Congressional Republicans have opened a new line of attack on President Barack Obama’s health care law, charging that the administration has improperly sought help from the health care industry and other outside groups to implement the landmark statute.
Health and Human Services Secretary Kathleen Sebelius for months has been asking foundations, consumer and business groups, insurance companies and others to help enroll uninsured Americans in health insurance this fall, a key goal of the Affordable Care Act. Administration officials say those actions were entirely appropriate.
The effort has included suggestions in several cases to make financial contributions to a nonprofit organization called Enroll America, created in 2010 to support the enrollment push.
The health care law provided some money for implementation, including funds to help publicize the new benefits that it provided. Administration officials consider public outreach essential to getting young and healthy consumers to sign up for health coverage next year when it will be guaranteed to all Americans for the first time. If only older, sicker people sign up for insurance, premiums could go up substantially.
Republicans in Congress have tried to block money to help publicize the law. The administration, in turn, has relied more heavily on private companies and nonprofit groups to do so.
Long-standing federal law prohibits departments from seeking outside money to do work that has not been provided for in funds appropriated by Congress. But the law does not prohibit a department or agency from collaborating with the private sector as long as the agency does not direct work that is paid for privately in lieu of a congressional appropriation.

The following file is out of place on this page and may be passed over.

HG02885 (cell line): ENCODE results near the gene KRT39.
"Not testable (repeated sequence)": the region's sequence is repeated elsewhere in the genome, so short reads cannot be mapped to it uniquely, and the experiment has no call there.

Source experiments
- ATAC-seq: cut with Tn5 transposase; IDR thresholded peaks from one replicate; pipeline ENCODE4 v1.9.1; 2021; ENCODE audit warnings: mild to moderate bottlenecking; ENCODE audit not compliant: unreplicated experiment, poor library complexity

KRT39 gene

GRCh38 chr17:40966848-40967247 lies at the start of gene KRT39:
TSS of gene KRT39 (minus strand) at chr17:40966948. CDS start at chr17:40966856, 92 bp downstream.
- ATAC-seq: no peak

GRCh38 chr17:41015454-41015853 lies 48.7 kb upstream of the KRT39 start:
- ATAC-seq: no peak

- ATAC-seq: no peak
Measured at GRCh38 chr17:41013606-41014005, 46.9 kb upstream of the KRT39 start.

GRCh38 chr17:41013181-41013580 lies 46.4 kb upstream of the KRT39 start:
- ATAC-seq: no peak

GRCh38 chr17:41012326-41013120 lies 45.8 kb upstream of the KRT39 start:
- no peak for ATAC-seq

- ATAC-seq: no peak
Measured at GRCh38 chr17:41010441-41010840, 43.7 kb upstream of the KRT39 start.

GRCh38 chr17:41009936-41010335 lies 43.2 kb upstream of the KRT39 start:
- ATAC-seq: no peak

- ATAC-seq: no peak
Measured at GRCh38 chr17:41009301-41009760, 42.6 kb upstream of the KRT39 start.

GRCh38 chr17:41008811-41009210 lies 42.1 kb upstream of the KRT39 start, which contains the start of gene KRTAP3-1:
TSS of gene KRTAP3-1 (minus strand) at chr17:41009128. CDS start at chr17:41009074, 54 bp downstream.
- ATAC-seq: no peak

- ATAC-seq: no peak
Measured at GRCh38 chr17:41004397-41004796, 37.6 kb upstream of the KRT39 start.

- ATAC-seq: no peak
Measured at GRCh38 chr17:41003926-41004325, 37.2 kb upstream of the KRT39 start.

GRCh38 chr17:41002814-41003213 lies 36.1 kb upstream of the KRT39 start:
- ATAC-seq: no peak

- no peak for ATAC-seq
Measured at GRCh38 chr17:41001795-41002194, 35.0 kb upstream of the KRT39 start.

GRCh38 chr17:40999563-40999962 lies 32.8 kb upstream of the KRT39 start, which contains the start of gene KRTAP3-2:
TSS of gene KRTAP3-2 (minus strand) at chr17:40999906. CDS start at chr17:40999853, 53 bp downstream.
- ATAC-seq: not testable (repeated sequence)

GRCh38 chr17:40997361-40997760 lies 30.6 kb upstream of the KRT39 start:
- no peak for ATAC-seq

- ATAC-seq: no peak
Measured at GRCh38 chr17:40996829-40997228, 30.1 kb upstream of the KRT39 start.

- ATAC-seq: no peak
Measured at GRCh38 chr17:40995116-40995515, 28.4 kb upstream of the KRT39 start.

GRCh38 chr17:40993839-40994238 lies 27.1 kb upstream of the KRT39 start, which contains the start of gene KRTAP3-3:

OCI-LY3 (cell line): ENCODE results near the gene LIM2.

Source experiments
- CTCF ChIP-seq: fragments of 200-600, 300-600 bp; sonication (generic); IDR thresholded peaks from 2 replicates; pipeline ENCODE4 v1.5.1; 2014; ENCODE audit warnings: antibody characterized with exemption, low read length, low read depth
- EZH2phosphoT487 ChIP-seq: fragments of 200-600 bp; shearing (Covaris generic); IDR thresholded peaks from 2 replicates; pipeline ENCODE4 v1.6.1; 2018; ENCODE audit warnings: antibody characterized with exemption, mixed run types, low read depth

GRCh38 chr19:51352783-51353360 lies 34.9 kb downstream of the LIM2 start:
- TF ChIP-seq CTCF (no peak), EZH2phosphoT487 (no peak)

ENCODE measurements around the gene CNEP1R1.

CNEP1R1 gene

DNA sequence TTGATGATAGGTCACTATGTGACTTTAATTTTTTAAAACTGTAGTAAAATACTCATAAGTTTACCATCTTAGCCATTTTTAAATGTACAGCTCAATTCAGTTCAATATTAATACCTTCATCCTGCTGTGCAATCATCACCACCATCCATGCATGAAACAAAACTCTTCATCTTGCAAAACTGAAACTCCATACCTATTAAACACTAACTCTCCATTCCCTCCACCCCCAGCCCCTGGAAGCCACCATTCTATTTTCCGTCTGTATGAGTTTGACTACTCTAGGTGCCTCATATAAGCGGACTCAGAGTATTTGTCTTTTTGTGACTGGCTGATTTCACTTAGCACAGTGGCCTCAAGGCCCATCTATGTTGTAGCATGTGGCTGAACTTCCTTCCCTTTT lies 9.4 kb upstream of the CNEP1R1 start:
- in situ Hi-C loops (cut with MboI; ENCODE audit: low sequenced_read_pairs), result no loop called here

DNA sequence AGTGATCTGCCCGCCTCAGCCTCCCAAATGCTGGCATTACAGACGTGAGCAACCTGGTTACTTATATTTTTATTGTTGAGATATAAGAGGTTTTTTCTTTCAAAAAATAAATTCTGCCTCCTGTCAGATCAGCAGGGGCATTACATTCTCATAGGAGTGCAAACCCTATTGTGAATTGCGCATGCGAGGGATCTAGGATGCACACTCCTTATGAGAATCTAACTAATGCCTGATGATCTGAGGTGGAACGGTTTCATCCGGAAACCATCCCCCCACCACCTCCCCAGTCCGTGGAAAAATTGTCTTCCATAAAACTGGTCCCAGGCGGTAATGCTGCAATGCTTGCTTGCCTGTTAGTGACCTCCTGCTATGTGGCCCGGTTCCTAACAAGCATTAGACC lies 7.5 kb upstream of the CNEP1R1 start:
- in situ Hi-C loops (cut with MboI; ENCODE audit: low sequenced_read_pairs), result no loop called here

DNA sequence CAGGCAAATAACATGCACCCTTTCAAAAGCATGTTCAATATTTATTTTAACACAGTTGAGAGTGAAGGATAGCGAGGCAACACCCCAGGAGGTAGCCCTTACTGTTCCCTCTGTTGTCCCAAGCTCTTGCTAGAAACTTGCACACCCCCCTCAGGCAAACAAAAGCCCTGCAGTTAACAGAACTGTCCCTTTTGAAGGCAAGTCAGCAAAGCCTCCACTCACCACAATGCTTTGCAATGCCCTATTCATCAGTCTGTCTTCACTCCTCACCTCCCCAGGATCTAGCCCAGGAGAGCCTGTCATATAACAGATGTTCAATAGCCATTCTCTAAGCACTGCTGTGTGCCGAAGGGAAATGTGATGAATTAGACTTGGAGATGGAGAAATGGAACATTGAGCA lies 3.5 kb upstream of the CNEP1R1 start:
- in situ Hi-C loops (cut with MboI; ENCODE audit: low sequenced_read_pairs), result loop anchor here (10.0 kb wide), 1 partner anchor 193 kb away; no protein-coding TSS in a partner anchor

Another law, the Public Health Service Act, allows health secretaries to encourage support for nonprofit groups “working in health information and health promotion, preventive health services and education in appropriate use of health care.”
Health and Human Services spokesman Jason Young said no health care companies were solicited for donations.
“The secretary has made no fundraising requests to entities regulated by HHS,” he said.
But the secretary’s fundraising, first reported by The Washington Post, is now drawing calls for an investigation from GOP lawmakers who have been trying to block implementation of the president’s health care law since it was enacted in 2010.
“Secretary Sebelius’ fundraising for and coordinating with private entities helping to implement the new health care law may be illegal, should cease immediately and should be fully investigated by Congress,” said Sen. Lamar Alexander, R-Tenn., the senior Republican on the Senate Health Committee.
Alexander compared Sebelius’ efforts to the Iran-Contra scandal of the 1980s when the Reagan administration went around Congress to raise funds for rebels in Nicaragua.
Previous administrations have taken steps similar to what Sebelius has done. President George W. Bush’s administration, for example, worked closely with pharmacies, insurers, drug companies and consumer advocates to educate seniors before the 2006 implementation of the new Medicare Part D drug benefit. Much of that work was paid for directly by health care companies.
White House spokesman Eric Schultz, citing the precedents, accused Republicans of “re-fighting old political battles in an effort to dismantle the law.” He said no one at the White House has participated in the effort to raise money for implementation of the law.